I am getting the following error:

``````exercise-2-2.hs:15:49:
Couldn't match expected type `Double' with actual type `Int'
In the fourth argument of `regularPolygonHelper', namely `theta'
In the expression: regularPolygonHelper n s 0 theta r
In an equation for `regularPolygon':
regularPolygon n s
= regularPolygonHelper n s 0 theta r
where
r = s / 2.0 * (sin (pi / n))
theta = (2.0 * pi) / n
``````

in the following code:

``````data Shape = Rectangle Side Side
| RTTriangle Side Side
| Polygon [Vertex]
deriving Show

type Side   = Float
type Vertex = (Float, Float)

square s = Rectangle s s
circle r = Ellipse r r

regularPolygon :: Int -> Side -> Shape
regularPolygon n s = regularPolygonHelper n s 0 theta r
where r     = s / 2.0 * (sin (pi / n))
theta = (2.0 * pi) / n

regularPolygonHelper :: Int -> Side -> Int -> Double -> Double -> Shape
regularPolygonHelper 0 s i theta r = Polygon []
regularPolygonHelper n s i theta r =
(r * cos (i * theta), r * sin (i * theta)) :
(regularPolygonHelper (n - 1) s (i + 1) theta r)
``````

Why is this? Isn't `(2.0 * pi) / n` a double?

-
please note the Problem with your last call in regularPolygonHelper - your are prepending a Vertex onto a Shape - but you want to prepend a vertex to a Vertex-list and return "Polygon newList" –  Carsten Aug 22 '11 at 21:24

Haskell has no automatic conversion between different numeric types. You have to do this by hand. In your case, `(2.0 * pi) / fromIntegral n` would do the trick. (You have to add this at all the other places where you want to have a cast too) The reason for this is, that implicit conversion would make type inference much harder, IMHO it is better to have type inference than automatic conversion.

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strange - tried this but it's not the only problem and in my case didn't work as well ... but if it's the correct answer ... ok –  Carsten Aug 22 '11 at 21:19
Automatic conversion can also lead to loss of precision, which can be another possible headache to track down. Overall, I think explicit is better than implicit when it comes to mixing numeric types. –  hammar Aug 22 '11 at 21:22
did you guys check the code with the propoed changes? does it work and does it produce the right outputs (for example a simple square)? –  Carsten Aug 22 '11 at 21:25
there is still the problem with regularPolygonHelper as far as I can tell –  Carsten Aug 22 '11 at 21:52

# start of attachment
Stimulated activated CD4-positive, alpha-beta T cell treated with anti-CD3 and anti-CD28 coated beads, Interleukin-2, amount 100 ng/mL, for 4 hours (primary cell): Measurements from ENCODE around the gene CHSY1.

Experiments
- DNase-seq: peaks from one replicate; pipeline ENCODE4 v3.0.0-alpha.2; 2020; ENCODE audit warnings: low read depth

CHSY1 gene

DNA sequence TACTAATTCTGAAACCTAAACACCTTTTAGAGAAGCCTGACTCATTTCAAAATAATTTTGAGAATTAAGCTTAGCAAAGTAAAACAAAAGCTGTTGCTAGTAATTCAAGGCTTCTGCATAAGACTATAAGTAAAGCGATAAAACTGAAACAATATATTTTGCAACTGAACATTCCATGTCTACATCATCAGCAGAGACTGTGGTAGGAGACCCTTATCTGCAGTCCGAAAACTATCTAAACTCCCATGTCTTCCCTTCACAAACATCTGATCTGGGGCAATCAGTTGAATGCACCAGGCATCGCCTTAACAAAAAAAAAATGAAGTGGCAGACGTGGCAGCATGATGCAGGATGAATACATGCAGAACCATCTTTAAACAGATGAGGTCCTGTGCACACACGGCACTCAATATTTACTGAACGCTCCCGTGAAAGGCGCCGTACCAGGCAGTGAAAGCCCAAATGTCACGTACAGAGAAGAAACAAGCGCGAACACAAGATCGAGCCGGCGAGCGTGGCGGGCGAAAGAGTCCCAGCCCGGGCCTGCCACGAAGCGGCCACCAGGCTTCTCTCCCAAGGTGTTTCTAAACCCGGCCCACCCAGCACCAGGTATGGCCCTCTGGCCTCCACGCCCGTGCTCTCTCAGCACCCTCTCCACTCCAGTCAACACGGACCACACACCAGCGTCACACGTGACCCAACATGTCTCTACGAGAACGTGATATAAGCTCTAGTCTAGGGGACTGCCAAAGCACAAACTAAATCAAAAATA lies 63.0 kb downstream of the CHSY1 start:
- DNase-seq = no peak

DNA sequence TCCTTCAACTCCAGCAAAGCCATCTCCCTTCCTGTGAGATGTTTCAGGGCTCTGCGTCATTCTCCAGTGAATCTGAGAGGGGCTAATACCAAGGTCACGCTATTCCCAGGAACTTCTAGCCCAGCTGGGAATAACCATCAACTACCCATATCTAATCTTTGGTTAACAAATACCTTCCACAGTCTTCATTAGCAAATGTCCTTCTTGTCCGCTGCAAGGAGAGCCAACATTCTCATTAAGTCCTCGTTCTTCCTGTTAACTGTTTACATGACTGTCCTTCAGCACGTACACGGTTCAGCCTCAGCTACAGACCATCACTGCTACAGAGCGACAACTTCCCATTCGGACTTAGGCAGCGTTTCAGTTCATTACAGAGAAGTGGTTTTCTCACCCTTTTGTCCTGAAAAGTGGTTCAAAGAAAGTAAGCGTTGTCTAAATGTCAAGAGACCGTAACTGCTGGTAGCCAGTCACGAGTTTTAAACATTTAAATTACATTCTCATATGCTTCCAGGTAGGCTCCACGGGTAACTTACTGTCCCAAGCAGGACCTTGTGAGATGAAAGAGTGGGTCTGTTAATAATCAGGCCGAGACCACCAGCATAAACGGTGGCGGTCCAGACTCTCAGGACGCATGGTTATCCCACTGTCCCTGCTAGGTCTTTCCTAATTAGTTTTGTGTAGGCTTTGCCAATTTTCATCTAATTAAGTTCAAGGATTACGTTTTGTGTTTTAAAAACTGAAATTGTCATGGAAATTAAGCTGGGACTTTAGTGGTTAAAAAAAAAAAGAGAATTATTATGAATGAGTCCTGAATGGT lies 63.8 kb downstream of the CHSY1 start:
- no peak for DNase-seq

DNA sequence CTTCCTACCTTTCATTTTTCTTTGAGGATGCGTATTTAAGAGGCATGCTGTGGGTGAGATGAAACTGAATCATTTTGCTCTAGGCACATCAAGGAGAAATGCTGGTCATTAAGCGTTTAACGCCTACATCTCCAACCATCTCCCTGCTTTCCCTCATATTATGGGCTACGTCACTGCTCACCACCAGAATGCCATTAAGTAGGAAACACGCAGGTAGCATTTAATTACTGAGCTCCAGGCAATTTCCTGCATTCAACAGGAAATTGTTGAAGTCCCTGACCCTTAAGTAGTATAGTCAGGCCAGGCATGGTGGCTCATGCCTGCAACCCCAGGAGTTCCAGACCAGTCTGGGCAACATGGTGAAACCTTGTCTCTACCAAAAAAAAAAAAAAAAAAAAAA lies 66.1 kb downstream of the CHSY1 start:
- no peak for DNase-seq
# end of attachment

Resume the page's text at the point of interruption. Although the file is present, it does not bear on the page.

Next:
@CKoenig You have to add this at all the other places where you want to have a cast too ... Did you actually read my answer? –  FUZxxl Aug 22 '11 at 21:54

better not mix the types so much here is a version that compiles so far:

``````
data Shape = Rectangle Side Side
| RTTriangle Side Side
| Polygon [Vertex]
deriving Show

type Side   = Double
type Vertex = (Double, Double)

square s = Rectangle s s
circle r = Ellipse r r

regularPolygon :: Int -> Side -> Shape
regularPolygon n s = regularPolygonHelper n s 0 theta r
where r     = s / 2.0 * (sin (pi / fromIntegral n))
theta = (2.0 * pi) / fromIntegral n

regularPolygonHelper :: Int -> Side -> Int -> Double -> Double -> Shape
regularPolygonHelper 0 s i theta r = Polygon []
regularPolygonHelper n s i theta r =
let Polygon rPoly = regularPolygonHelper (n - 1) s (i + 1) theta r in
Polygon ((r * cos (fromIntegral i * theta), r * sin (fromIntegral i * theta)) : rPoly)

``````
-
the output of this don't look correct to me - but I don't think the problem is with my changes ... not sure though but I'm tired ... sorry –  Carsten Aug 22 '11 at 21:22
I would not use `Double` for the number of sides. It leaves the door open to errors like passing `0.5` which would cause the `0` base case to be skipped. On a similar note, I'd probably add an `error` case for negative numbers. –  hammar Aug 22 '11 at 21:37
true - just a quick hack anyway, as I don't think the algorithm works correct. But as I mentioned: does the fromIntegral solve the trick? I don't think so. don't you need some kind of Int -> Double(Float)? I'm a bit ashamed but I don't know how to do this in haskell :( –  Carsten Aug 22 '11 at 21:43
Look at the type of `fromIntegral :: (Integral a, Num b) => a -> b`. It can convert from any integral type (e.g. `Int`), to any numeric type (e.g. `Double`). –  hammar Aug 22 '11 at 21:45
well after reading a bit it should be fromIntegral - but why did my GHCi throw on me ... well I must be really sleepy .. sorry will work on it tomorrow ... –  Carsten Aug 22 '11 at 21:46